Two ambiguous

Sena-BJP decide to fight Maharashtra local body polls together. But can they convince cadres and voters?

By: Editorial | Published:October 31, 2016 12:40 am

Political compulsions appear to have compelled the Shiv Sena and BJP to jointly contest the upcoming polls to municipal councils and nagar panchayats in Maharashtra. In spite of criticising and lampooning the BJP for months, the Sena seems to have admitted that it needs to ally with it to fight the local body polls. Similarly, the BJP’s decision to extend its hand to the Sena betrays a lack of confidence in the party in going it alone. Local bodies hold the key to the rural and hinterland politics and economy in Maharashtra and the two parties seem unwilling to take chances. However, convincing warring cadres fed on a diet of confrontational rhetoric in both parties to present a united front to voters will not be an easy task.

In recent times, the two parties have led a schizophrenic existence as coalition partners in Maharashtra. They fought the assembly election last year as rivals and the Sena, which considers itself to be the flag-bearer of the Hindu right in the state, finished behind the BJP. Forced into a post-poll coalition with the BJP, the Sena has found itself in a tricky situation. With its sibling, the Maharashtra Navnirman Sena (MNS), competing for the party’s core agenda of ethnic chauvinism and the BJP attracting the Hindutva vote, the Sena’s political space is shrinking. Also, the BJP is reported to have used the MNS to checkmate the Sena’s ambition. As a party of government, the Sena cannot claim to speak for the opposition though it has often assumed such a posture. That the alliance will continue in local bodies is a clear indication that the Sena’s policy has not succeeded. The backdrop to the Sena-BJP tensions is formed by the churn in small-town and rural Maharashtra following successive droughts and the economic downturn, which has led to new forms of identity assertion. The ongoing Maratha mobilisation demanding reservations in education and employment, though rooted in the socio-economic distress in the state, has a distinct anti-government edge and could benefit the NCP and the Congress. The ruling alliance will need to do well in the local body elections since its outcome is likely to be read as a vote on the record of the Devendra Fadnavis government.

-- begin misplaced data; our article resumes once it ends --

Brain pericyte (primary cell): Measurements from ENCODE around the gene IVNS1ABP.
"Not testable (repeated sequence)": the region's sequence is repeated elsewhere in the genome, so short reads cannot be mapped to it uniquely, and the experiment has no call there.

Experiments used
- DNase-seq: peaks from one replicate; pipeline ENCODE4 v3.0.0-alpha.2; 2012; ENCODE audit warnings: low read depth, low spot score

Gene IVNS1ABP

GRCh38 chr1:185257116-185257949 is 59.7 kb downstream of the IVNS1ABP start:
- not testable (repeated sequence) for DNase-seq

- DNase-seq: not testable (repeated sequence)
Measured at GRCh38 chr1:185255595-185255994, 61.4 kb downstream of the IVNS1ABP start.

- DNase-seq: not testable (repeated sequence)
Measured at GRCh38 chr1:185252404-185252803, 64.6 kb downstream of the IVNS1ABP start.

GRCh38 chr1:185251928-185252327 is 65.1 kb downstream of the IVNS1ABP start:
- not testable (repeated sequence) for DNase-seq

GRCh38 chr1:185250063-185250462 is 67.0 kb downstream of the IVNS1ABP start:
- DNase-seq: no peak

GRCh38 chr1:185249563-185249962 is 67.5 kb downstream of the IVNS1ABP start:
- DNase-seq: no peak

Interestingly, the Sena-BJP leadership has been silent on the Brihanmumbai Municipal Corporation (BMC) election, which is to be held by February next year. Power in the cash-rich BMC is crucial to the Sena’s fortunes, and the BJP will also want to test its influence in the urban conglomeration. For now, irrespective of their outcome, the local body elections will have a significant impact on state politics in the foreseeable future.